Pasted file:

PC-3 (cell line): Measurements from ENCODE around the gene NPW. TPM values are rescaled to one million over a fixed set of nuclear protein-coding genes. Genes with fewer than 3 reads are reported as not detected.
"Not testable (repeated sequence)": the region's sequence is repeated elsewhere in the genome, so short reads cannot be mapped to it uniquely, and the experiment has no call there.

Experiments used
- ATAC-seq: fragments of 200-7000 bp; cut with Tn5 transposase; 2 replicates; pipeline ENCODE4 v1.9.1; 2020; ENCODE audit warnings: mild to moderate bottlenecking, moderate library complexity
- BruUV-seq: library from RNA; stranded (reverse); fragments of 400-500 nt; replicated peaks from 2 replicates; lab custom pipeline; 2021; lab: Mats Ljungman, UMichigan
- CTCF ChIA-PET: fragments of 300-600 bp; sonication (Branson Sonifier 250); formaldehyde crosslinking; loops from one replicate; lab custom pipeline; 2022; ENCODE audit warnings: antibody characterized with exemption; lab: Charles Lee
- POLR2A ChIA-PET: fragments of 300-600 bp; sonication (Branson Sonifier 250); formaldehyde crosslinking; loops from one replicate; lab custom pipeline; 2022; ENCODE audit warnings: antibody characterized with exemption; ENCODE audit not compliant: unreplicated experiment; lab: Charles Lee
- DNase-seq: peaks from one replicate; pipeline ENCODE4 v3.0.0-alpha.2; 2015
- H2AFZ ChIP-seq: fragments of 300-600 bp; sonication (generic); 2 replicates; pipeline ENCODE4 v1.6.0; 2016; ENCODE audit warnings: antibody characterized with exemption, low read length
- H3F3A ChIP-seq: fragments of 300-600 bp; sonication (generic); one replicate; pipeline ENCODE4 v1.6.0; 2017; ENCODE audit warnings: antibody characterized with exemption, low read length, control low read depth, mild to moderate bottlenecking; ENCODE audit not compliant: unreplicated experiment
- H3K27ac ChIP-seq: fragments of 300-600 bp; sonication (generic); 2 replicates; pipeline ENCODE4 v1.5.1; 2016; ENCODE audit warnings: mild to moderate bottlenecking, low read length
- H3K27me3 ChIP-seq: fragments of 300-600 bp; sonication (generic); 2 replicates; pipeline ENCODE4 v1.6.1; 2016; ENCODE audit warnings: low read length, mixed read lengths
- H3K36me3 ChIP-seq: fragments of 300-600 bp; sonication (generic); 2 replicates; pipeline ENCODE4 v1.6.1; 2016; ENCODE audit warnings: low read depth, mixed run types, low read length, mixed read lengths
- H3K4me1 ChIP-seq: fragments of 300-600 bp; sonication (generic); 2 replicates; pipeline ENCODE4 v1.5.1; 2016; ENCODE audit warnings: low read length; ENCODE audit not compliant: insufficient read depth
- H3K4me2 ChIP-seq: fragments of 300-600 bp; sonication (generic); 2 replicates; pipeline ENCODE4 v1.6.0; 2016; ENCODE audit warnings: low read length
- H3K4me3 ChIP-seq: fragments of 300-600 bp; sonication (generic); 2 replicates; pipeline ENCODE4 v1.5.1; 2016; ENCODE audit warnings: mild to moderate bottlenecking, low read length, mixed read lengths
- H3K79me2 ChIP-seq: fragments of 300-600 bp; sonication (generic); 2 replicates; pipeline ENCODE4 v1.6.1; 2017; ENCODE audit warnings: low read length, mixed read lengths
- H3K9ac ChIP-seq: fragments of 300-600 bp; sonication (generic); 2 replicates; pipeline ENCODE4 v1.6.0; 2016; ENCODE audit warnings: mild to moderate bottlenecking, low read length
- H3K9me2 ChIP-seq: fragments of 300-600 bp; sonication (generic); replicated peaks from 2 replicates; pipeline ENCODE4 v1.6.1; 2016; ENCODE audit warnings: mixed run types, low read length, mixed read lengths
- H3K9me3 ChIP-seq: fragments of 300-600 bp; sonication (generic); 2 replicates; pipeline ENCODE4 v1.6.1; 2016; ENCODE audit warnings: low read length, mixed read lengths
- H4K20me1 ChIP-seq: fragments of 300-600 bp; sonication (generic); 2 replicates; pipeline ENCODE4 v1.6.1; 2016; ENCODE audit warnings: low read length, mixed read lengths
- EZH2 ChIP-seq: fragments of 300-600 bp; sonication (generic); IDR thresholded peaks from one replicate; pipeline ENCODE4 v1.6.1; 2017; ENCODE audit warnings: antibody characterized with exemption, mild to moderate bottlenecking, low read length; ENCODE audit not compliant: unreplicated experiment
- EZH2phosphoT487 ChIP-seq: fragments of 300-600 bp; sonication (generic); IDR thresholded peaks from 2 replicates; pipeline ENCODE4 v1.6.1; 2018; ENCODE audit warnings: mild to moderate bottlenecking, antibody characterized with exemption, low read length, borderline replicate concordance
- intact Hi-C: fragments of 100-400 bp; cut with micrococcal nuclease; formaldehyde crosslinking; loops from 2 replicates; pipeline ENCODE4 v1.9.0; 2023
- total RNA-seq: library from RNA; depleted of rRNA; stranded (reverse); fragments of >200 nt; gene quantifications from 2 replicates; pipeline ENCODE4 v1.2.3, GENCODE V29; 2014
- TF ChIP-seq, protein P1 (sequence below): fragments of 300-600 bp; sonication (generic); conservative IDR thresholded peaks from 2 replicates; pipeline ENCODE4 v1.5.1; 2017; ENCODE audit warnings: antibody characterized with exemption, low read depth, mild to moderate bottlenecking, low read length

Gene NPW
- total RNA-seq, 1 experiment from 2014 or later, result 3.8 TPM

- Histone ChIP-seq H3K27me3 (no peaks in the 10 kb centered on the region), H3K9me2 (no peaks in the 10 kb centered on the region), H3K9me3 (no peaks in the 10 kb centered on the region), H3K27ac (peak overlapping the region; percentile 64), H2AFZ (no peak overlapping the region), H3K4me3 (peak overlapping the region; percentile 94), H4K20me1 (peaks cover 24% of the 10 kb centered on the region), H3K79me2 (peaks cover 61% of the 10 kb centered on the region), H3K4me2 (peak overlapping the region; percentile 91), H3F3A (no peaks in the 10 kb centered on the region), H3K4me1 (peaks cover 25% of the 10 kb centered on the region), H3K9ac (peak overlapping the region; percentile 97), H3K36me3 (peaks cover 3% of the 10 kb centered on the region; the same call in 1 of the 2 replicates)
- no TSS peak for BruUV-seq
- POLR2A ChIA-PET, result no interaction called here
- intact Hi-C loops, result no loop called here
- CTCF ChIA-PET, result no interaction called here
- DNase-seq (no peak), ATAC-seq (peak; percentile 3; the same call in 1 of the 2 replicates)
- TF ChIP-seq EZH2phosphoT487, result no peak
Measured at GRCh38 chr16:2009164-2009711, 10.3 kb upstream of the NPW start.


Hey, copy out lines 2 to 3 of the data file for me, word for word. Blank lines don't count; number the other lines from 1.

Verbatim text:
"Not testable (repeated sequence)": the region's sequence is repeated elsewhere in the genome, so short reads cannot be mapped to it uniquely, and the experiment has no call there.

Experiments used